Thank you John. That’s what I figured. That Merkle play would have given the Giants the World Series that moment. I think it was Tinkers that tagged the base.

P.S. I did double click on the picture and read his defense. The poor guy makes the catch of the series but is remembered for the fly ball dropsie. I think he was in The Glory of Their times and was interviewed about it.

Oh, and any image at Our Game may be greatly enlarged by clicking once (often twice–after an intermediate page).

Evers, not Tinker, touched second with the ball, or rather *a* ball… More on this in G.H. Fleming’s story here (Lord, I have been at this a long time!):

Yes, the fans had poured on the field and allegedly Evers just picked up any ball. Great story. I read a book about that pennant race with summaries of all the games. Almost a 3 way tie.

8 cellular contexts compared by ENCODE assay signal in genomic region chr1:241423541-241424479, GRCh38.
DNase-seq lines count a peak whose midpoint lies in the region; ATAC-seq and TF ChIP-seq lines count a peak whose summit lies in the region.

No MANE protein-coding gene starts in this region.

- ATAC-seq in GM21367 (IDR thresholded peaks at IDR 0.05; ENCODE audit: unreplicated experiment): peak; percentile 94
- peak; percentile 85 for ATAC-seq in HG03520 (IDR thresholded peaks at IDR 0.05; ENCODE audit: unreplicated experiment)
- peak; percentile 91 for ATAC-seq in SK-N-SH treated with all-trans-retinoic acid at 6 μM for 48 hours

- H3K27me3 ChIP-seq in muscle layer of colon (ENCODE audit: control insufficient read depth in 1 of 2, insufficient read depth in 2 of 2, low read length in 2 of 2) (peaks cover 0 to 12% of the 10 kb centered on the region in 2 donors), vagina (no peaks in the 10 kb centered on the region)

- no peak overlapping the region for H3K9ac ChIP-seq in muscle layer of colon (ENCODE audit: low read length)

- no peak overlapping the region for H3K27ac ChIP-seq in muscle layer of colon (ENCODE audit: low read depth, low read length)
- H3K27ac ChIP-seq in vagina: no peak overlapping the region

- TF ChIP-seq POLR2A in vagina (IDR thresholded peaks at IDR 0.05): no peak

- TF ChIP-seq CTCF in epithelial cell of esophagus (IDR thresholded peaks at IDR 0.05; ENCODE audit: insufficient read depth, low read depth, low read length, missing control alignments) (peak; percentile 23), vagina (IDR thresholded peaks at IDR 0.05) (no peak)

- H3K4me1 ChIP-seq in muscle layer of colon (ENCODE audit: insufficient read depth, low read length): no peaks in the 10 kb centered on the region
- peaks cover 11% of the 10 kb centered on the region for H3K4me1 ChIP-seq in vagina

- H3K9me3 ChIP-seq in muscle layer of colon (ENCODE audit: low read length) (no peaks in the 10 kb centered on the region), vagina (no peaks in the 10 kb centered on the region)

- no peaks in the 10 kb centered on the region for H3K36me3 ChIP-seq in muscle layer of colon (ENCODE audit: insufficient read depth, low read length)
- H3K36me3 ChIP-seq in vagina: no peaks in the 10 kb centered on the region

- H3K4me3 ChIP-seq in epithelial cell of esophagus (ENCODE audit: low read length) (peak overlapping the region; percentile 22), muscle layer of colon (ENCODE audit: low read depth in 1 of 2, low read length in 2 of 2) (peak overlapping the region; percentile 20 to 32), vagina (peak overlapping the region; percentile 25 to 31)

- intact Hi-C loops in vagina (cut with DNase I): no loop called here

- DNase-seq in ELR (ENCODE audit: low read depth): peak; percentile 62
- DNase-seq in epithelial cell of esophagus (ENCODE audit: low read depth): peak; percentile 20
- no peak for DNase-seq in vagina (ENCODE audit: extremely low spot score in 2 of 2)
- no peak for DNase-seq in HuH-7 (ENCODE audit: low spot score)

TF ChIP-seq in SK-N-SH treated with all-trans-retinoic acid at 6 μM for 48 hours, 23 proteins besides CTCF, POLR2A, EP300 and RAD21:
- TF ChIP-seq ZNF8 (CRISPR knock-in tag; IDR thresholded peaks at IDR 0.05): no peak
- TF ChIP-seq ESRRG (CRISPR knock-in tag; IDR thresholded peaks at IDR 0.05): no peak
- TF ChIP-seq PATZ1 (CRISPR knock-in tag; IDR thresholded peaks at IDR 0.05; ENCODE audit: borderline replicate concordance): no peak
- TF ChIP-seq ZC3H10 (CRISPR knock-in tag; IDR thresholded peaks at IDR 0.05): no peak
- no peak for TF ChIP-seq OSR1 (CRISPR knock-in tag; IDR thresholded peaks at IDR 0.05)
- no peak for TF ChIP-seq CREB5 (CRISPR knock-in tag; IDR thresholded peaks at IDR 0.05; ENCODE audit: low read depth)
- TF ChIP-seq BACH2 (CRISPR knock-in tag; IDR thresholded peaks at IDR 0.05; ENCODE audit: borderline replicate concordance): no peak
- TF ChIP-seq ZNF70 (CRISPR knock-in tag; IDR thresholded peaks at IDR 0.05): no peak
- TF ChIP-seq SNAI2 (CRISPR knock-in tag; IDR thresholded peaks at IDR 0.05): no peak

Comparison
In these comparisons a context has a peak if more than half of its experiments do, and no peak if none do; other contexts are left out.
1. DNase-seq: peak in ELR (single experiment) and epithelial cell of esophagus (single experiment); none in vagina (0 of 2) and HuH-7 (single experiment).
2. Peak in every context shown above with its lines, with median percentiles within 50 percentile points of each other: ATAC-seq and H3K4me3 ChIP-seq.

I always enjoy the Our Game stories but this one has a special interest to me. As a big baseball fan and a sportswriter/historian residing in Vancouver, I have always been intrigued by both Merkle’s boner and Snodgrass’ muff. So you can imagine my delight when I opened a used copy of The Glory of Their Times after purchasing it some years ago and found something unexpected. Here is an excerpt from a story I wrote about it awhile back:

Through a rather bizarre circumstance, I’ve ended up with half an autograph from Fred Snodgrass, the unfortunate victim of the “$30,000 Muff.”
It’s one of the favourites in my collection of sports signatures because of who Snodgrass was and how I came to get just one half of his signature. (And how does someone get half an autograph anyway?)…